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Bay Area Sports Beat: What You Need to Know Now

The SF Giants and the Oakland A's both reported to spring training this week. Photo courtesy of NBC Bay Area.

All is right in the world again: Baseball is back.

Well, almost.

Both local favorites, the San Francisco Giants and Oakland A’s, reported to Spring Training this week to mark the official beginning to baseball season and an all-important step to erasing the game that shall not be mentioned from the minds of the Bay Area.

Most eyes will be fixated on the defending World Series champion San Francisco Giants’ quest to win their third World Series in four years, but that’s not to take anything away from the upstart A’s, either, who made a surprising run to win the AL West last season.

Some of the early local headlines out of Spring Training…

It’s baseball season again, so naturally it’s time for another oh-shoot-Pablo-Sandoval-is-fat-again story. This story occurring is as constant as gravity. We get it, San Francisco’s favorite “panda” is a big dude. But so long as the reigning World Series Most Valuable Player continues to smash baseballs at an alarming rate and blows bubbles while throwing runners out from third base, questions about his not-so-slender frame will quickly fall to the wayside.

“The Haircut,” err, Tim Lincecum took the mound for the first time in a bit to have a bounce-back season after an admittedly mediocre 2012 campaign. He’s already excited at the prospects for this season.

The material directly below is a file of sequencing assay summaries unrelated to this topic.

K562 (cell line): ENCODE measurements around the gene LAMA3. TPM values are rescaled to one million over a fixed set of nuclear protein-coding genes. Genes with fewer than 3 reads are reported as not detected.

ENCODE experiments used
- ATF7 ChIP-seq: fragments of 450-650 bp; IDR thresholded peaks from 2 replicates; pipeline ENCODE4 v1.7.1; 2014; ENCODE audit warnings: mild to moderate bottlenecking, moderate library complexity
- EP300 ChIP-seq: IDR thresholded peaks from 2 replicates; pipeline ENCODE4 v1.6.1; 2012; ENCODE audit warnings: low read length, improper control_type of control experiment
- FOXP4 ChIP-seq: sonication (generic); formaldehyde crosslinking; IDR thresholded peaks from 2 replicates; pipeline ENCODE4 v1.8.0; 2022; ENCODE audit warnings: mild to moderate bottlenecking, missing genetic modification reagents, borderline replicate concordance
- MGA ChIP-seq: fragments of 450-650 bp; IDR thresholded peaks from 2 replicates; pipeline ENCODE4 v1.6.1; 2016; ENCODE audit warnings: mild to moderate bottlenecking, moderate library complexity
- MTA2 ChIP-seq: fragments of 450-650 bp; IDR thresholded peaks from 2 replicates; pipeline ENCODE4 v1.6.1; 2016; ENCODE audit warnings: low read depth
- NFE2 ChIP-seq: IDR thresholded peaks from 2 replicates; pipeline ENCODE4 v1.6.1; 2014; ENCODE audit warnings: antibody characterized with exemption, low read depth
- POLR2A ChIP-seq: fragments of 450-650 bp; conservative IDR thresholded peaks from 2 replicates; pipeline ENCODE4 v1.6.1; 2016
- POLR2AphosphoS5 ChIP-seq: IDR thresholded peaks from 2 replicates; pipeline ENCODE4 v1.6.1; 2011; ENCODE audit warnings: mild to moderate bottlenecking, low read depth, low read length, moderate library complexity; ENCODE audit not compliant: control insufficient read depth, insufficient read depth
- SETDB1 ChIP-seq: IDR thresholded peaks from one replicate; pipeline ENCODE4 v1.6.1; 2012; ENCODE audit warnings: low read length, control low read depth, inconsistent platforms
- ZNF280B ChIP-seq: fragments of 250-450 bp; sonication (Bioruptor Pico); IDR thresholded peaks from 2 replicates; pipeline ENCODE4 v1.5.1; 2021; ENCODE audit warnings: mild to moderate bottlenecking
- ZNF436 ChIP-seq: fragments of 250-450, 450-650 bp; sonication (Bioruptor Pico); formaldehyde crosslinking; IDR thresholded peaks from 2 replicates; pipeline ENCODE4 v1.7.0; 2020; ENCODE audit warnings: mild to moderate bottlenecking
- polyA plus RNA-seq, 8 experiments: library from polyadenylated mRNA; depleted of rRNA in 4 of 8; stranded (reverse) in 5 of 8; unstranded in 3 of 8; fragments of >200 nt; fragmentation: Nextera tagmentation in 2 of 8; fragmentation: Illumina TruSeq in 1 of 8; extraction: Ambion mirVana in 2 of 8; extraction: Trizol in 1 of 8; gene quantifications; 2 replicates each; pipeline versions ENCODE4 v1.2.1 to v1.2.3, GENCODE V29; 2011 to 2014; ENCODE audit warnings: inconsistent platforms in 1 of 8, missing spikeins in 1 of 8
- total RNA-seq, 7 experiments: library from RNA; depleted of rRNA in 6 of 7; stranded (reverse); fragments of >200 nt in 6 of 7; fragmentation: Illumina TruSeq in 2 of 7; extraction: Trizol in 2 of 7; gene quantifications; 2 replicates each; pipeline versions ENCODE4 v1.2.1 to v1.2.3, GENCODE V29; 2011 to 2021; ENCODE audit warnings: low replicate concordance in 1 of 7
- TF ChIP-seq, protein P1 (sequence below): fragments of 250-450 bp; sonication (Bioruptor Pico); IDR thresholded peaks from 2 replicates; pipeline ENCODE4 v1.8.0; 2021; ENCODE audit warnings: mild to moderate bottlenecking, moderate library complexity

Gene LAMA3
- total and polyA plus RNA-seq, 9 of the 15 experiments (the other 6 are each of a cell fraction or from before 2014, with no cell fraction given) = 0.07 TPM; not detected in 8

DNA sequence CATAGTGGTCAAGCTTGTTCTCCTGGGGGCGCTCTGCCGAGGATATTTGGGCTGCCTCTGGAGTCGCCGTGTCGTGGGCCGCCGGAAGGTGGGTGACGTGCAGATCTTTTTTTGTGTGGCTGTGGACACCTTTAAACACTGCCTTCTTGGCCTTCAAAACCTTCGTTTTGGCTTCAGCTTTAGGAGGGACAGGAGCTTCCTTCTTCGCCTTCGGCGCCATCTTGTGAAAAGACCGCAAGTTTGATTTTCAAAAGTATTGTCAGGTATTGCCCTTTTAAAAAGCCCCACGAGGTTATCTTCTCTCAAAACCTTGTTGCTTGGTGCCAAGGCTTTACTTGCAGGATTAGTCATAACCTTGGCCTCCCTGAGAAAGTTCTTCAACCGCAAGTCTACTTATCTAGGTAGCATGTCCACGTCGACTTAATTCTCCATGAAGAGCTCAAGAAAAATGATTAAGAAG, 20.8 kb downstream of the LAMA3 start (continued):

“It’s just the feeling of being on the mound again, being around your teammates again, as opposed to playing catch with a friend in the offseason,” Lincecum told The San Francisco Chronicle’s Henry Shulman. “With that, the intensity just picks up naturally. The adrenaline kind of picks up. When you’re throwing to (Buster) Posey you kind of feel like you’re in a game-type atmosphere anyway.”

Oakland’s mercurial but defensively stalwart right fielder Josh Reddick is taking the early reins on becoming an early candidate as a clubhouse leader for a youthful A’s squad.

“We did lose two guys who had big say-so with the position players,” he told the Chronicle’s Susan Slusser. “At times, I’ve thought if I have to (lead) I will. I’m not going to push the issue, but if it comes around, I will.”

Onto the hardwood… 

Although Oakland’s favorite lanky sharpsoother Stephen Curry wasn’t selected to compete in Sunday’s All-Star Game in Houston (much to the chagrin of Charles Barkley), he did compete in Saturday’s three-point shootout.

Unfortunately for Curry, his 17 points weren’t enough to advance him to the final. His dismal 0-for-5 effort on the second rack ultimately doomed the streaky Curry. Second-year point guard Kyrie Irving eventually won the competition. 

“I was (disappointed) at first, I mean, you want to win,” Curry told CSNbayarea.com’s Nate Stuhlbarg. “It’s a competition and you want to have a good showing. But 17 was a good number for me. Can’t be mad at that.”

Warriors forward David Lee competed in Sunday’s main event, scoring six points in 13 minutes in his career second all-star appearance. 

Golden State (30-22), currently in sixth place in the Western Conference, returns to action on Tuesday at Utah.